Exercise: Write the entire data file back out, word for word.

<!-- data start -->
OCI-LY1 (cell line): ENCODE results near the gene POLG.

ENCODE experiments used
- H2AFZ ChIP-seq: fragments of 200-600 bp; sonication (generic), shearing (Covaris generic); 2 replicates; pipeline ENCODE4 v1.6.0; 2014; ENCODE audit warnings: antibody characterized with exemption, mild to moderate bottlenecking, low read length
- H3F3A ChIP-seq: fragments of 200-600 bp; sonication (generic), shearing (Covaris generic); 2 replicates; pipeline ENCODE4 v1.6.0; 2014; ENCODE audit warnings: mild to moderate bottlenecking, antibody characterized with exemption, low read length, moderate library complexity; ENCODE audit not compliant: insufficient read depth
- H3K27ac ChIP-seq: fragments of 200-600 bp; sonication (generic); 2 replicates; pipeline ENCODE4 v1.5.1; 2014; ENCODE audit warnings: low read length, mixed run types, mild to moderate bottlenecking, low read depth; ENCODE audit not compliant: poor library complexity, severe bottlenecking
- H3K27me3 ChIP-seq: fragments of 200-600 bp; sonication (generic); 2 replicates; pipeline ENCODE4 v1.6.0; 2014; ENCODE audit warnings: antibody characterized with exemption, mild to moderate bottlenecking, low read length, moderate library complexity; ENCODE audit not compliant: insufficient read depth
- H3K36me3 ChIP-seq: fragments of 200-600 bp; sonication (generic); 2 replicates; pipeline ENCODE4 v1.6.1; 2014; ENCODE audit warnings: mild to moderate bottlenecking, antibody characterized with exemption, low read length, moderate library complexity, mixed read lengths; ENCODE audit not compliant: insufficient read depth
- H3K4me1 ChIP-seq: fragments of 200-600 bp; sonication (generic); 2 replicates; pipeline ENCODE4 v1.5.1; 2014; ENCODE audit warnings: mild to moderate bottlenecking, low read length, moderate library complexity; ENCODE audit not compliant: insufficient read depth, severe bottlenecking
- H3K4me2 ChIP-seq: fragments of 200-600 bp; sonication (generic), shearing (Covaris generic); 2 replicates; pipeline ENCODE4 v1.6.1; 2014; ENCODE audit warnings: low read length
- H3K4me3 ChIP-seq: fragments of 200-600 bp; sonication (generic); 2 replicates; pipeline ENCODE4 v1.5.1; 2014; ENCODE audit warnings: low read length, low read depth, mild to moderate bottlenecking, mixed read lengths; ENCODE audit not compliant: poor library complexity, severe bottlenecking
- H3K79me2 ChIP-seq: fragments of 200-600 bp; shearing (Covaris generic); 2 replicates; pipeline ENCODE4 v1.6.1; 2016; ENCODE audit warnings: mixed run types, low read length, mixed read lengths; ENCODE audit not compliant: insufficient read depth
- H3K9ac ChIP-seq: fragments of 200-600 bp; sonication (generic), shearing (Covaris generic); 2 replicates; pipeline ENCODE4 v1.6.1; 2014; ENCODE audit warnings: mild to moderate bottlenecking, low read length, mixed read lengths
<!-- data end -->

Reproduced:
OCI-LY1 (cell line): ENCODE results near the gene POLG.

ENCODE experiments used
- H2AFZ ChIP-seq: fragments of 200-600 bp; sonication (generic), shearing (Covaris generic); 2 replicates; pipeline ENCODE4 v1.6.0; 2014; ENCODE audit warnings: antibody characterized with exemption, mild to moderate bottlenecking, low read length
- H3F3A ChIP-seq: fragments of 200-600 bp; sonication (generic), shearing (Covaris generic); 2 replicates; pipeline ENCODE4 v1.6.0; 2014; ENCODE audit warnings: mild to moderate bottlenecking, antibody characterized with exemption, low read length, moderate library complexity; ENCODE audit not compliant: insufficient read depth
- H3K27ac ChIP-seq: fragments of 200-600 bp; sonication (generic); 2 replicates; pipeline ENCODE4 v1.5.1; 2014; ENCODE audit warnings: low read length, mixed run types, mild to moderate bottlenecking, low read depth; ENCODE audit not compliant: poor library complexity, severe bottlenecking
- H3K27me3 ChIP-seq: fragments of 200-600 bp; sonication (generic); 2 replicates; pipeline ENCODE4 v1.6.0; 2014; ENCODE audit warnings: antibody characterized with exemption, mild to moderate bottlenecking, low read length, moderate library complexity; ENCODE audit not compliant: insufficient read depth
- H3K36me3 ChIP-seq: fragments of 200-600 bp; sonication (generic); 2 replicates; pipeline ENCODE4 v1.6.1; 2014; ENCODE audit warnings: mild to moderate bottlenecking, antibody characterized with exemption, low read length, moderate library complexity, mixed read lengths; ENCODE audit not compliant: insufficient read depth
- H3K4me1 ChIP-seq: fragments of 200-600 bp; sonication (generic); 2 replicates; pipeline ENCODE4 v1.5.1; 2014; ENCODE audit warnings: mild to moderate bottlenecking, low read length, moderate library complexity; ENCODE audit not compliant: insufficient read depth, severe bottlenecking
- H3K4me2 ChIP-seq: fragments of 200-600 bp; sonication (generic), shearing (Covaris generic); 2 replicates; pipeline ENCODE4 v1.6.1; 2014; ENCODE audit warnings: low read length
- H3K4me3 ChIP-seq: fragments of 200-600 bp; sonication (generic); 2 replicates; pipeline ENCODE4 v1.5.1; 2014; ENCODE audit warnings: low read length, low read depth, mild to moderate bottlenecking, mixed read lengths; ENCODE audit not compliant: poor library complexity, severe bottlenecking
- H3K79me2 ChIP-seq: fragments of 200-600 bp; shearing (Covaris generic); 2 replicates; pipeline ENCODE4 v1.6.1; 2016; ENCODE audit warnings: mixed run types, low read length, mixed read lengths; ENCODE audit not compliant: insufficient read depth
- H3K9ac ChIP-seq: fragments of 200-600 bp; sonication (generic), shearing (Covaris generic); 2 replicates; pipeline ENCODE4 v1.6.1; 2014; ENCODE audit warnings: mild to moderate bottlenecking, low read length, mixed read lengths